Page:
Portugal is still safe for travel despite being axed from green list, Foreign Office declares

The Foreign Office has declared Portugal safe for holidays despite the Government axing it from its green list, forcing 30,000 people to cut short their breaks.

As Environment Secretary George Eustice urged Britons on Tuesday to holiday in the UK, the Foreign Office appeared to have broken ranks by refusing to ban non-essential travel to Portugal and its islands of Madeira and the Azores.

It will confirm suspicions that the Government went further than the recommendations of its scientific advisers on the Joint Biosecurity Centre (JBC) when it moved Portugal onto the amber list, requiring anyone returning to the UK to quarantine for 10 days and have at least two PCR tests.

The advisers are understood to have suggested that Portugal should only be moved to a "watch list", an innovation introduced this year to alert holidaymakers that a green country is at risk of turning amber.

Travel countries on the amber list

It would have saved thousands of British holidaymakers the scramble of racing to get home before 4am on Tuesday morning when quarantine was introduced for Portuguese arrivals.

Paul Charles, chief executive of the travel consultancy The PC Agency, said: "It is no wonder that the Government is causing confusion, not only to consumers but to the travel industry and other countries.

"We are becoming a laughing stock because other countries are making it easier for their citizens to travel but here we have a Government at odds depending on which departments you talk to. They are in danger of killing the industry."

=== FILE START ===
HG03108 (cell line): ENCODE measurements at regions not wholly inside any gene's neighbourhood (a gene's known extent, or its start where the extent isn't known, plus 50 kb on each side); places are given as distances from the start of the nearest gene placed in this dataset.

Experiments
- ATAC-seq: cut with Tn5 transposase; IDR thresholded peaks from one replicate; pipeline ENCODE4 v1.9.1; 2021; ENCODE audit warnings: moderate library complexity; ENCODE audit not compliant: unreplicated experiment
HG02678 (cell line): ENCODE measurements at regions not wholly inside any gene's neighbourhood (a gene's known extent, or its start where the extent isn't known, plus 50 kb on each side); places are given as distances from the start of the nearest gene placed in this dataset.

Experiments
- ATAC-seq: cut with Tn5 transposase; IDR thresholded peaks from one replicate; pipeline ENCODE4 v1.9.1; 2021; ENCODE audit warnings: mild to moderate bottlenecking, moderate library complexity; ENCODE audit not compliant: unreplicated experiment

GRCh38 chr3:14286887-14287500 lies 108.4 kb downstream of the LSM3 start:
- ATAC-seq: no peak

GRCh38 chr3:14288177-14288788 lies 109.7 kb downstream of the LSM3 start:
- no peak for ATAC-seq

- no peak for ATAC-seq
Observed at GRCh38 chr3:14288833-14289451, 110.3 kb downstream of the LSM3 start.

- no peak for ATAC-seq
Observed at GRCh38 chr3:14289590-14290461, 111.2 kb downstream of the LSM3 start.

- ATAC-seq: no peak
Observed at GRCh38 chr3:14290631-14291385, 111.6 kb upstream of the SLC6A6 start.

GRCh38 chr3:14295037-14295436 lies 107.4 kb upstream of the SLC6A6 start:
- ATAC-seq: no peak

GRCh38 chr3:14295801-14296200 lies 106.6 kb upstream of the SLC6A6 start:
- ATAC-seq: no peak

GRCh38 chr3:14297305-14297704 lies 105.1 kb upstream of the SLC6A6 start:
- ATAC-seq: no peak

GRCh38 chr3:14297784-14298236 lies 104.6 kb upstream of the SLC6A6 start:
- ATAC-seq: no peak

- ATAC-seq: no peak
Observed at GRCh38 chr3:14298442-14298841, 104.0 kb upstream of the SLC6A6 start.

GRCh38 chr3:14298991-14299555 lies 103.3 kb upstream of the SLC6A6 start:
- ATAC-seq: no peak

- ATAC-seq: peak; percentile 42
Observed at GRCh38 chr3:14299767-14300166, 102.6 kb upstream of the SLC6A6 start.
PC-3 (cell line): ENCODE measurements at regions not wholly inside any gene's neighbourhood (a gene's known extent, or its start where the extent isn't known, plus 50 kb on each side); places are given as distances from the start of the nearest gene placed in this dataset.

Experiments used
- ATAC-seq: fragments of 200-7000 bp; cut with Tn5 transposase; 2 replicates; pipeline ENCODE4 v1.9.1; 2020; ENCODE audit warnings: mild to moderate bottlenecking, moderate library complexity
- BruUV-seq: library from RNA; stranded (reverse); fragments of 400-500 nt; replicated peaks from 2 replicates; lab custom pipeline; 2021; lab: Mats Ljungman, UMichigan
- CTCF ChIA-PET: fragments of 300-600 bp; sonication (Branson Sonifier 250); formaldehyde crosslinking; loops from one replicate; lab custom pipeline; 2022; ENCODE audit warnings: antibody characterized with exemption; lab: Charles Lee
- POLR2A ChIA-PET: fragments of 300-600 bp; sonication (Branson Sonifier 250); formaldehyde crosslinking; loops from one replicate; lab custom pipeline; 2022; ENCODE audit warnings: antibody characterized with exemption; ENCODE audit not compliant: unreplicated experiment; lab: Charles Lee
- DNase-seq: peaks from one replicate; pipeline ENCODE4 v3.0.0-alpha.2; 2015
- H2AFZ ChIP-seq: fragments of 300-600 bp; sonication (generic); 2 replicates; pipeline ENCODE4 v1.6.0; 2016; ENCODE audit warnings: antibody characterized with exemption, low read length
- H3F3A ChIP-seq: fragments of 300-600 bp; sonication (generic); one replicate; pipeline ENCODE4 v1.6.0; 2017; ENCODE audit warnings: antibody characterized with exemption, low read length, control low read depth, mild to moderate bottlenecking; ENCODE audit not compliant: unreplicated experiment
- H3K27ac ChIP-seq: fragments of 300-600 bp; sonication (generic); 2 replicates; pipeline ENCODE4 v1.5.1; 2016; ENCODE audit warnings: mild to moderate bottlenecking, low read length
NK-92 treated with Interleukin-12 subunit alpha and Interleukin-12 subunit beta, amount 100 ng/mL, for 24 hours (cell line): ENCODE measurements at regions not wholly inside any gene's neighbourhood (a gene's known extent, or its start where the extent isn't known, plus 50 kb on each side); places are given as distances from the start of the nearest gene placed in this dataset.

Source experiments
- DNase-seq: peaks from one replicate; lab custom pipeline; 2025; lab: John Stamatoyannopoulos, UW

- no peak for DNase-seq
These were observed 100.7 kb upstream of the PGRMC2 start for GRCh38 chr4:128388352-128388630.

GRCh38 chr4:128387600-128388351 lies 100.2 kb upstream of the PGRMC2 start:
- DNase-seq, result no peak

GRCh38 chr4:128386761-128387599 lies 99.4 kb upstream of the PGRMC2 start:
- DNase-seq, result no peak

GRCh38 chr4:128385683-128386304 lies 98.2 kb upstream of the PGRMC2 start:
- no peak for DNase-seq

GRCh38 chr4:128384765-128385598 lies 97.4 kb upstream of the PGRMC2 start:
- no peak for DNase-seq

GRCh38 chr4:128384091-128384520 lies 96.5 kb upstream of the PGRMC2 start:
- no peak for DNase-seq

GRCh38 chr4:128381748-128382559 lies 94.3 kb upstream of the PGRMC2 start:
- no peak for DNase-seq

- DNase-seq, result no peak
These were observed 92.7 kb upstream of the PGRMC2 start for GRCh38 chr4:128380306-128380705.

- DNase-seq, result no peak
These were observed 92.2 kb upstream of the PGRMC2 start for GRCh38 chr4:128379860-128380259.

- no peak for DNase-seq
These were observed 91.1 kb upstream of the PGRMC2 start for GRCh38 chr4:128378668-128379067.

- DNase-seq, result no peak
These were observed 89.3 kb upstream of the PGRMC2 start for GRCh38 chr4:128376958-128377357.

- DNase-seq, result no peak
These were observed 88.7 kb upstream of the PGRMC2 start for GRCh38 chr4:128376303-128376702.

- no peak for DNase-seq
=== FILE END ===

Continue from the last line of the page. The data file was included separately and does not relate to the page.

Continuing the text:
Ministers closed the door on Portugal after highly-disputed claims that Portugal had seen a doubling in infection rates and the emergency of a new mutation of the Indian variant, known as the Nepalese variant.

However, the Portuguese scientists and other officials claimed the infection data was inaccurate, and that there was no evidence to suggest the new mutation was any more of a threat to the vaccine or any more transmissible. While the UK has had 18 cases, Portugal has recorded just nine.

It came as Mr Eustice said people should book their summer holidays in the UK as the situation abroad has not improved as much as hoped.

Revealing that he will not be going abroad this summer and will instead be holidaying in Cornwall, he said the "biggest threat" to the UK was the potential import of variants that could evade the vaccine.

"The most important thing is we can open up our economy and get back to life as normal here," he said.

He added that the Government had hoped the situation would be improving across the world and other countries could gradually be added to the green list, but "sadly that’s not happening".

"My advice for people would be to holiday at home… obviously some people will want to travel abroad but they have to understand there are risks there as well," he said.

The 43 hotel quarantine 'red list' countries

The Foreign Office advice means holidaymakers and tour companies including the UK’s biggest operator TUI can still travel to the country without the need to buy special insurance.

TUI disclosed that only 10 per cent of its 2,000 customers on holiday in Portugal had asked to come back early before the Tuesday 4am deadline when Portugal turned amber.

TUI is also continuing to fly to amber list destinations where the Foreign Office declares holidays are safe. These are Cuba, St Lucia, Spain’s Canary Islands and the Greek islands of Crete, Rhodes, Kos and Corfu.

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